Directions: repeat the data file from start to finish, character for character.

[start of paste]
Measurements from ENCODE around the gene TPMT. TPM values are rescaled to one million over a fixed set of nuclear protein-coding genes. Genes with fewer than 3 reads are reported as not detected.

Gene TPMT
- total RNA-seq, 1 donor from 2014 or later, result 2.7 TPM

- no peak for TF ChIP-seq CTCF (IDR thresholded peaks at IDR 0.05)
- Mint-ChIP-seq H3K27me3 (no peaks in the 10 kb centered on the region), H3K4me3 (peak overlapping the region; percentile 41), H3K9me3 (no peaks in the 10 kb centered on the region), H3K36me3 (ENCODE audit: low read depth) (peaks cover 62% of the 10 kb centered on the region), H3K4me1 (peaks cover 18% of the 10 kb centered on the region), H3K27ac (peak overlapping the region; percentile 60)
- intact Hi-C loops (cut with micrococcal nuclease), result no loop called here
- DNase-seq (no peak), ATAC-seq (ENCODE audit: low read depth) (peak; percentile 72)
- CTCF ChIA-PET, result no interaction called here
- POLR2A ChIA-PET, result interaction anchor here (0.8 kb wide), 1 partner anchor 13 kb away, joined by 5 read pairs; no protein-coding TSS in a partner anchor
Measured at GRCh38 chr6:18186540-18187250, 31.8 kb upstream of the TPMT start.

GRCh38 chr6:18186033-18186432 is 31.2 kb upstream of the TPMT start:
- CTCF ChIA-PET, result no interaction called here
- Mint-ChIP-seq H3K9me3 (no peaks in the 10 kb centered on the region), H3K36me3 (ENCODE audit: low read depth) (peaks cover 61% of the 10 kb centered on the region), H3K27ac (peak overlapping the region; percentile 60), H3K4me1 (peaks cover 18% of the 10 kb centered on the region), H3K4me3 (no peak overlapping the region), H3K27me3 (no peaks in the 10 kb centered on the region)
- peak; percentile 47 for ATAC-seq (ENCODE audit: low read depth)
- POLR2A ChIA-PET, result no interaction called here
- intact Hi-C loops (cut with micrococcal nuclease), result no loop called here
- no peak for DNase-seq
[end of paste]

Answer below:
Measurements from ENCODE around the gene TPMT. TPM values are rescaled to one million over a fixed set of nuclear protein-coding genes. Genes with fewer than 3 reads are reported as not detected.

Gene TPMT
- total RNA-seq, 1 donor from 2014 or later, result 2.7 TPM

- no peak for TF ChIP-seq CTCF (IDR thresholded peaks at IDR 0.05)
- Mint-ChIP-seq H3K27me3 (no peaks in the 10 kb centered on the region), H3K4me3 (peak overlapping the region; percentile 41), H3K9me3 (no peaks in the 10 kb centered on the region), H3K36me3 (ENCODE audit: low read depth) (peaks cover 62% of the 10 kb centered on the region), H3K4me1 (peaks cover 18% of the 10 kb centered on the region), H3K27ac (peak overlapping the region; percentile 60)
- intact Hi-C loops (cut with micrococcal nuclease), result no loop called here
- DNase-seq (no peak), ATAC-seq (ENCODE audit: low read depth) (peak; percentile 72)
- CTCF ChIA-PET, result no interaction called here
- POLR2A ChIA-PET, result interaction anchor here (0.8 kb wide), 1 partner anchor 13 kb away, joined by 5 read pairs; no protein-coding TSS in a partner anchor
Measured at GRCh38 chr6:18186540-18187250, 31.8 kb upstream of the TPMT start.

GRCh38 chr6:18186033-18186432 is 31.2 kb upstream of the TPMT start:
- CTCF ChIA-PET, result no interaction called here
- Mint-ChIP-seq H3K9me3 (no peaks in the 10 kb centered on the region), H3K36me3 (ENCODE audit: low read depth) (peaks cover 61% of the 10 kb centered on the region), H3K27ac (peak overlapping the region; percentile 60), H3K4me1 (peaks cover 18% of the 10 kb centered on the region), H3K4me3 (no peak overlapping the region), H3K27me3 (no peaks in the 10 kb centered on the region)
- peak; percentile 47 for ATAC-seq (ENCODE audit: low read depth)
- POLR2A ChIA-PET, result no interaction called here
- intact Hi-C loops (cut with micrococcal nuclease), result no loop called here
- no peak for DNase-seq